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Chapter 17. Command-Line Tools > Answers to Review Questions

17.17. Answers to Review Questions

  1. C. The program Packet Internet Groper (ping) is used to find out if a host has the IP stack initialized.

  2. A. The ARP utility is used to display the contents of the ARP cache, which tracks the resolution of IP addresses to physical (MAC) addresses and will produce the displayed output.

  3. A. The nbt in nbtstat stands for "NetBIOS over TCP/IP." The purpose of nbtstat is to display the NetBIOS over TCP/IP statistics for a computer running both protocols.

  4. B. The purpose of the ping utility is to test the communications channel between two IP hosts as well as how long it takes the packets to get from one host to another.

  5. C. The ipconfig /all utility will display current configuration of TCP/IP on a given workstation—including the current IP address, DNS configuration, WINS configuration, and default gateway.

  6. B, D. The address is the special IP address designated for the local TCP/IP interface. The host name localhost is the host name given to the local interface. Therefore, pinging either the IP address or the host name for the local interface will tell you whether the local interface is working.

  7. A. The command nbtstat –r displays all the name resolutions performed by the local client as well as their associated IP addresses. The –R switch will reload the cache.

  8. C. The arp utility will show you the resolved MAC to IP address of all hosts on your network segment. Remember, this will only work for local hosts, not remote hosts.

  9. B. To purge and reload the remote NetBIOS name cache, you must use nbtstat –R. Remember that the R must be uppercase and that it will not work correctly without the hyphen before it.

  10. C. If you start seeing repeated addreses, and TTL timeouts, you have a network loop, meaning layer 3.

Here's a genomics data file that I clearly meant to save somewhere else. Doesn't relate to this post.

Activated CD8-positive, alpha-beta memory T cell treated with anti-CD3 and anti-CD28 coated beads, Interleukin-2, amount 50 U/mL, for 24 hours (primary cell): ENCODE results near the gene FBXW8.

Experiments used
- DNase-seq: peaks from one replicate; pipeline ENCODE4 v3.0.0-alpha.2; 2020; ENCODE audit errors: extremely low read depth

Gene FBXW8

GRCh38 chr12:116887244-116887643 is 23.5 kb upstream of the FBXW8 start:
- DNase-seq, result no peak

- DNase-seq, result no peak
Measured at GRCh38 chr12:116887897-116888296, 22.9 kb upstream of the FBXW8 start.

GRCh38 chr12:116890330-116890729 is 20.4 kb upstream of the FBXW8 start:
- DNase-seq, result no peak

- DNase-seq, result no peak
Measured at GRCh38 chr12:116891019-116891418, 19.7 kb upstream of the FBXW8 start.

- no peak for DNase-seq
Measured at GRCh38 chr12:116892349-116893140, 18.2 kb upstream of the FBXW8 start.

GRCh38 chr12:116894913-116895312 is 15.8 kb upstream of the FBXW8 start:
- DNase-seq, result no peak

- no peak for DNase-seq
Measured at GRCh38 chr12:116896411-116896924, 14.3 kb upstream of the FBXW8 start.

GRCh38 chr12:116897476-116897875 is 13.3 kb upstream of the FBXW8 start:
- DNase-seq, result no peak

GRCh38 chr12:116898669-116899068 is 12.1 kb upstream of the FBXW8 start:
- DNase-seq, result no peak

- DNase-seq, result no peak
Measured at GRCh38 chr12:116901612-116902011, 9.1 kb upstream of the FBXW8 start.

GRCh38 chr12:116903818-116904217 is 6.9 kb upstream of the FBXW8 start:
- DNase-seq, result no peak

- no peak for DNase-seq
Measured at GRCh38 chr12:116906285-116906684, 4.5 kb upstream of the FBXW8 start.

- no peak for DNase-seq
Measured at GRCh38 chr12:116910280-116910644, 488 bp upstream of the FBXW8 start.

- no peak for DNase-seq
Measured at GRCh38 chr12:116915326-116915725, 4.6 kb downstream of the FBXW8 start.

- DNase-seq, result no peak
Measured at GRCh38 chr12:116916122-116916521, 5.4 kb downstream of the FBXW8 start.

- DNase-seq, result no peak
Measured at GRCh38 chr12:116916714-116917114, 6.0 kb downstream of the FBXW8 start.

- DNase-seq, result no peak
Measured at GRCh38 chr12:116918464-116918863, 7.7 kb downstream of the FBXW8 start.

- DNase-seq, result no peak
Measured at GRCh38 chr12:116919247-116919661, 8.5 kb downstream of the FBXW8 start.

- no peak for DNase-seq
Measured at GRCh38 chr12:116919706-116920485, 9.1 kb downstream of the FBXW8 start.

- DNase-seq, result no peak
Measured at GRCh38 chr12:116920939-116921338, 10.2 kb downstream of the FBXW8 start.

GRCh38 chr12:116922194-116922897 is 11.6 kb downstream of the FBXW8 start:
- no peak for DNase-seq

11. B. The tracert utility will give you that output. The tracert command (or trace for short) traces the route from the source IP host to the destination host.

  12. C. The tracert utility will tell you which router is having the performance problem and how long it takes to move between each host. tracert can be used to locate problem areas in a network.

  13. A. The ipconfig /all switch will display the most complete listing of TCP/IP configuration information also displaying the MAC address, DHCP lease times, and the DNS addresses.

  14. C. The tracert utility returns all router names and addresses through which a packet passes on its way to a destination host.

  15. E. The telnet utility can be used to test if a particular IP host is responding on a particular TCP port.

  16. C. The arp /a command will display the current contents of the ARP cache on the local workstation.

  17. C. Dig is an old unix command that will show you DNS server information.

  18. A, D. The arp utility's –a and –g switches perform the same function. They both show the current ARP cache.

  19. B, E, F. Nslookup, ipconfig, and ifconfig will show you the DNS servers that a computer is configured to use.

  20. C. nbtstat –s will display pre-protocol statistics for IP, IPv6, ICMP, ICMPv6, TCP, TCPv6, UDP, and UDPv6.


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